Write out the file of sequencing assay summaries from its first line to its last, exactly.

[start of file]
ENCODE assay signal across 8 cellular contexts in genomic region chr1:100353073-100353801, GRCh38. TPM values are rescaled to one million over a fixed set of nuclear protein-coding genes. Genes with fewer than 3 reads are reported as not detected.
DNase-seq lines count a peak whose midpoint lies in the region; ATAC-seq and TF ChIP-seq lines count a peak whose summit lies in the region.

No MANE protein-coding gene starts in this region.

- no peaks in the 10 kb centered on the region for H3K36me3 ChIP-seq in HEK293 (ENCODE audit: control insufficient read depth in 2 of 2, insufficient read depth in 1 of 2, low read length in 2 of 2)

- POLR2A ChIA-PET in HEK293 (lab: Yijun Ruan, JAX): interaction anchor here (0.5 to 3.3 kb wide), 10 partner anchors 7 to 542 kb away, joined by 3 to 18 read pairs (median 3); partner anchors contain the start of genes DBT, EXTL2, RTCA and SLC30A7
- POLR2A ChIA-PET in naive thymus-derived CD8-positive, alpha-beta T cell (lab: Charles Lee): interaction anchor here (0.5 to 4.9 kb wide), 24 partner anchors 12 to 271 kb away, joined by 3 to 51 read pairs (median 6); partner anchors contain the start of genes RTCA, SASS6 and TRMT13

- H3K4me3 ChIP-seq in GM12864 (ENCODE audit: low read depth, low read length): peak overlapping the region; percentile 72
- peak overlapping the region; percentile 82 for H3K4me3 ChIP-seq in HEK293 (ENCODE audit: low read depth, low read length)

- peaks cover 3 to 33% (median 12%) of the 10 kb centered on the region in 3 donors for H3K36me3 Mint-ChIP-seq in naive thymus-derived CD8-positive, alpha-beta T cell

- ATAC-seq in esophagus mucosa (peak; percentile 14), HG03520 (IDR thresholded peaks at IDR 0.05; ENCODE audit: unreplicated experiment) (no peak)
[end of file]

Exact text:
ENCODE assay signal across 8 cellular contexts in genomic region chr1:100353073-100353801, GRCh38. TPM values are rescaled to one million over a fixed set of nuclear protein-coding genes. Genes with fewer than 3 reads are reported as not detected.
DNase-seq lines count a peak whose midpoint lies in the region; ATAC-seq and TF ChIP-seq lines count a peak whose summit lies in the region.

No MANE protein-coding gene starts in this region.

- no peaks in the 10 kb centered on the region for H3K36me3 ChIP-seq in HEK293 (ENCODE audit: control insufficient read depth in 2 of 2, insufficient read depth in 1 of 2, low read length in 2 of 2)

- POLR2A ChIA-PET in HEK293 (lab: Yijun Ruan, JAX): interaction anchor here (0.5 to 3.3 kb wide), 10 partner anchors 7 to 542 kb away, joined by 3 to 18 read pairs (median 3); partner anchors contain the start of genes DBT, EXTL2, RTCA and SLC30A7
- POLR2A ChIA-PET in naive thymus-derived CD8-positive, alpha-beta T cell (lab: Charles Lee): interaction anchor here (0.5 to 4.9 kb wide), 24 partner anchors 12 to 271 kb away, joined by 3 to 51 read pairs (median 6); partner anchors contain the start of genes RTCA, SASS6 and TRMT13

- H3K4me3 ChIP-seq in GM12864 (ENCODE audit: low read depth, low read length): peak overlapping the region; percentile 72
- peak overlapping the region; percentile 82 for H3K4me3 ChIP-seq in HEK293 (ENCODE audit: low read depth, low read length)

- peaks cover 3 to 33% (median 12%) of the 10 kb centered on the region in 3 donors for H3K36me3 Mint-ChIP-seq in naive thymus-derived CD8-positive, alpha-beta T cell

- ATAC-seq in esophagus mucosa (peak; percentile 14), HG03520 (IDR thresholded peaks at IDR 0.05; ENCODE audit: unreplicated experiment) (no peak)